Wednesday, 8 August 2012

PowerShell - Did You Know - Scopes

You cannot depend on your eyes when your imagination is out of focus. - Mark Twain

I am a big fan of PowerShell, this is a rare occasion that Microsoft gets something right. If you want to learn more about PowerShell I suggest you buy this really great book or follow this blog. I thought I would start a series that outline some interesting and wonderful things I find about the language.

Today one of my colleges at work asked a very wonderful question about scopes, which left me puzzled (he is a JavaScript guru so I didn't understand why he didn't get it ;)

If you read through the official documentation about scopes you might get a bit confused like I did.

    Local:  
        The current scope. The local scope can be the global 
        scope or any other scope. -- Hmmm

As we can see from the documentation PowerShell does not mention a concept of function scope like in JavaScript. If we take the JavaScript example and turn it into PowerShell we might get a surprise
$sport = "baseball"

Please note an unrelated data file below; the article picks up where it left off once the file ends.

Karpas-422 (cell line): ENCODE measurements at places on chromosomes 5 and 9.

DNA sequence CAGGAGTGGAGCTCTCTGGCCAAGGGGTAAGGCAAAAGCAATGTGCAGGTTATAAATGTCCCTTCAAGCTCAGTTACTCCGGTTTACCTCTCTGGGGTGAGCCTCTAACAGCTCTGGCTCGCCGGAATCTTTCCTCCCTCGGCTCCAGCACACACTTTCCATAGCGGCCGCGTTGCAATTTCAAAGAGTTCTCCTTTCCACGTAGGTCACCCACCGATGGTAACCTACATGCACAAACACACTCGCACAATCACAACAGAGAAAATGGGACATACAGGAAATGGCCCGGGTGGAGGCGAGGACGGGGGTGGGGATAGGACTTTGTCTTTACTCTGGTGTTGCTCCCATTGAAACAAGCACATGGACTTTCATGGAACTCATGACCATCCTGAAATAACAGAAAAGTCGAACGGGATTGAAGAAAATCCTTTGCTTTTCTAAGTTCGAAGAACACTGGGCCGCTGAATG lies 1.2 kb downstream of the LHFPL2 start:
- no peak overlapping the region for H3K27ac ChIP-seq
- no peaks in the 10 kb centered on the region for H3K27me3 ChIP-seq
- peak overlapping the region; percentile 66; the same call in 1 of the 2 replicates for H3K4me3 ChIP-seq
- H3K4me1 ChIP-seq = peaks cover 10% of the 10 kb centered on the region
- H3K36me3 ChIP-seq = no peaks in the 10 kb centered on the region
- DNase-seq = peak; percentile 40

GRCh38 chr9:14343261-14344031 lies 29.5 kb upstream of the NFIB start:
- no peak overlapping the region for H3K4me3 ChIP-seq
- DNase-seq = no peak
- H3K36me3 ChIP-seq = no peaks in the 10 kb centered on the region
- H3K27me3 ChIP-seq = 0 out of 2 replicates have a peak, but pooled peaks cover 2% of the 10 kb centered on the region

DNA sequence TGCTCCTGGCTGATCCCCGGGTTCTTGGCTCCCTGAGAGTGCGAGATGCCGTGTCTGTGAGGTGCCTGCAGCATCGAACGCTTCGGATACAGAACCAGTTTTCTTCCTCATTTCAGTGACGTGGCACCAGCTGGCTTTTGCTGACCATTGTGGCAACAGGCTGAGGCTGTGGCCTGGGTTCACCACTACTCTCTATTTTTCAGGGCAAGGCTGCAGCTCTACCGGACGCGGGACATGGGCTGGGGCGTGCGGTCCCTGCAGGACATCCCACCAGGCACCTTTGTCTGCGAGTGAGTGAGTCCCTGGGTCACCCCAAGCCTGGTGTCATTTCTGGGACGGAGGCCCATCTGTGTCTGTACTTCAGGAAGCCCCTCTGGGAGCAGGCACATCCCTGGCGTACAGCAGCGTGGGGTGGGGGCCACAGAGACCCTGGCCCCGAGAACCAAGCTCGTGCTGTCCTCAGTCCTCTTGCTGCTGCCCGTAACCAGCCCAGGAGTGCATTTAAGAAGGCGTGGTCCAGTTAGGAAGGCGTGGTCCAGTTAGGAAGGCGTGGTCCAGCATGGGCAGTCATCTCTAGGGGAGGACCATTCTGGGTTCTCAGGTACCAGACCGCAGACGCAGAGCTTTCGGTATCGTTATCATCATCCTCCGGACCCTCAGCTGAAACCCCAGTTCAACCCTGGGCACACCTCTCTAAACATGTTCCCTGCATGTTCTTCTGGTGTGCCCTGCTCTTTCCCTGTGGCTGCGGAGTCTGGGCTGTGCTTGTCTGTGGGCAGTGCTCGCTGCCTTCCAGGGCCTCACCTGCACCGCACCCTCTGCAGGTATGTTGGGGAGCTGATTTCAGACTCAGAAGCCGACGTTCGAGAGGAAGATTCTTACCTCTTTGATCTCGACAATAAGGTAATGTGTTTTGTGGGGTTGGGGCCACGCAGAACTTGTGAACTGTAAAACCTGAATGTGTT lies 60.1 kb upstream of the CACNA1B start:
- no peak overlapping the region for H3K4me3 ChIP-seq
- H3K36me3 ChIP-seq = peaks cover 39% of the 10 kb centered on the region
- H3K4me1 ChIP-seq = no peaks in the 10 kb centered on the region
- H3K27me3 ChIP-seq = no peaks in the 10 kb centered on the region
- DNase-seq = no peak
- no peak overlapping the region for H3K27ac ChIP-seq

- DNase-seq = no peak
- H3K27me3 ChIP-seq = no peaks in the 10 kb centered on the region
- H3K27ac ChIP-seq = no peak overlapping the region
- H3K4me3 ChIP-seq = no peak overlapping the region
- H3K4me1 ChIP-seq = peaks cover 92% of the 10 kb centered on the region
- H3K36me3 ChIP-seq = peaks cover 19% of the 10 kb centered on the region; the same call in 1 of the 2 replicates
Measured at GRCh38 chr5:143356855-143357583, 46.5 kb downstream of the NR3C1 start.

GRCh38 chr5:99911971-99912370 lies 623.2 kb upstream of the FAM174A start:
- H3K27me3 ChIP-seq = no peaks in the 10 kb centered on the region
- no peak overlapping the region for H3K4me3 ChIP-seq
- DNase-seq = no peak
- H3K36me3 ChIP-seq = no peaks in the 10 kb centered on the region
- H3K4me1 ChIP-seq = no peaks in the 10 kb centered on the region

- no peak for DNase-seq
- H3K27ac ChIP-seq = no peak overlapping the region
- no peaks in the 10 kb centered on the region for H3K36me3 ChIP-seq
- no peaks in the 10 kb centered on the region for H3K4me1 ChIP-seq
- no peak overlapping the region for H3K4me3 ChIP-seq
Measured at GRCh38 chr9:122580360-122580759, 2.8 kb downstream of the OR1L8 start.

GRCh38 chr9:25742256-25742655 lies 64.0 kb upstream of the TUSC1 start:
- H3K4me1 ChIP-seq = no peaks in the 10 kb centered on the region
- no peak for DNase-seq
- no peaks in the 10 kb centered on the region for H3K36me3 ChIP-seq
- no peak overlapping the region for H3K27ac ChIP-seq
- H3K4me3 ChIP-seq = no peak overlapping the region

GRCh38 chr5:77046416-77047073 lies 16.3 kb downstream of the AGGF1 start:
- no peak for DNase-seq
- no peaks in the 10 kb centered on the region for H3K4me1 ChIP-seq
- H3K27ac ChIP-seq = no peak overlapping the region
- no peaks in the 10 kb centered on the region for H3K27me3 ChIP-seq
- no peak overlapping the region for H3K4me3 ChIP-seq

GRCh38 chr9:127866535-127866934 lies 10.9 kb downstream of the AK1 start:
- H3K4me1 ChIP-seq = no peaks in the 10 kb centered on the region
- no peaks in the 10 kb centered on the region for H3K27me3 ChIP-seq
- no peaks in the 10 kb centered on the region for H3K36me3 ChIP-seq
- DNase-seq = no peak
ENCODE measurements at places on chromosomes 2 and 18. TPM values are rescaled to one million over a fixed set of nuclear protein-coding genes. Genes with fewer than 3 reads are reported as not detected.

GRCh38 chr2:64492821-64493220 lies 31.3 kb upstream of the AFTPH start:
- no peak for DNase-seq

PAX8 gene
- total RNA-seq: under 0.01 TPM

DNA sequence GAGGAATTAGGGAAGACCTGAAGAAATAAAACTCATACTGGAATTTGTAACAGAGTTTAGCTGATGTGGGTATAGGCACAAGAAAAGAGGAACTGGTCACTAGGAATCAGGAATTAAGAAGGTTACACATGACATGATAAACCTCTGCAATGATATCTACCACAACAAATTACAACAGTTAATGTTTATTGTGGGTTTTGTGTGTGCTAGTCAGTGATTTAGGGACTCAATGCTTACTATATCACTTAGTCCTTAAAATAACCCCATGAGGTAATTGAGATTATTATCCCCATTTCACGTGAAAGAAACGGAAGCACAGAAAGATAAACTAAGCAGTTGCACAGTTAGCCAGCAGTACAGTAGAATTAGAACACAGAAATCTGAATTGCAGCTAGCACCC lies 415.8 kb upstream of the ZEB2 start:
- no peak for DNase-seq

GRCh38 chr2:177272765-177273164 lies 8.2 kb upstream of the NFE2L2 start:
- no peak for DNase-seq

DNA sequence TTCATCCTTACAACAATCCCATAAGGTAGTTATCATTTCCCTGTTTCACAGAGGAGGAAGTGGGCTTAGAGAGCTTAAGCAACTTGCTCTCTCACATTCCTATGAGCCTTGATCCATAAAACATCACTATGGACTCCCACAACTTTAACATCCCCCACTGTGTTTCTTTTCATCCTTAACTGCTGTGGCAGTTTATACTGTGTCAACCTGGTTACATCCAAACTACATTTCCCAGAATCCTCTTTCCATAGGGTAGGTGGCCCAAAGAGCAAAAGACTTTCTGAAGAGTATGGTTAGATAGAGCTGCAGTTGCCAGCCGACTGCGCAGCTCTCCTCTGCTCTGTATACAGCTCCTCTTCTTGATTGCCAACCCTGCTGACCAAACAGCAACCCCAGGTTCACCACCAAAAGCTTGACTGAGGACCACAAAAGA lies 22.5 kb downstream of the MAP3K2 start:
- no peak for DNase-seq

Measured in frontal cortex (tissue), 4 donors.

$player = $null

function Get-Player() {
    if ($sport -eq "baseball") {  
        $player = "Evan Longoria"; # (the baseball player)  
    } 
    else {  
        $player = "Eva Longoria"; # (the actress)  
    }

    $player2 = "Derek Jeter";  
    return $player;
}

Get-Player
Write-Host $player
The $player variable is still $null. Not what I expected. However if we define a function within a function then the variable is available in the inner scope.
$sport = "baseball"
$player = $null

function Get-Player() {
    if ($sport -eq "baseball") {  
        $player = "Evan Longoria"; # (the baseball player)  
    } 
    else {  
        $player = "Eva Longoria"; # (the actress)  
    }

    $player2 = "Derek Jeter";  

    function Inner-Function {
        Write-Host $player
        Write-Host $player2
    }

    Inner-Function

    return $player;
}

Get-Player
If we prefix the $player2 variable with $script it is now in scope.
$sport = "baseball"
$player = $null

function Get-Player() {
    if ($sport -eq "baseball") {  
        $player = "Evan Longoria"; # (the baseball player)  
    } 
    else {  
        $player = "Eva Longoria"; # (the actress)  
    }

    $script:player2 = "Derek Jeter";  
    return $player;
}

Get-Player
Write-Host $player2
Another interesting example is
$sport = "baseball"
$player = $null

function Get-Player() {
    if ($sport -eq "baseball") {  
        $player = "Evan Longoria"; # (the baseball player)  
    } 
    else {  
        $player = "Eva Longoria"; # (the actress)  
    }

    $player2 = "Derek Jeter";

    Print-Player
    
    return $player;
}

function Print-Player {
    Write-Host $player2
}

Get-Player
The variable $player2 is defined in Print-Player. 

I hope that you find this as interesting as I have. Make sure you tune in to the next episode of PowerShell - Did You Know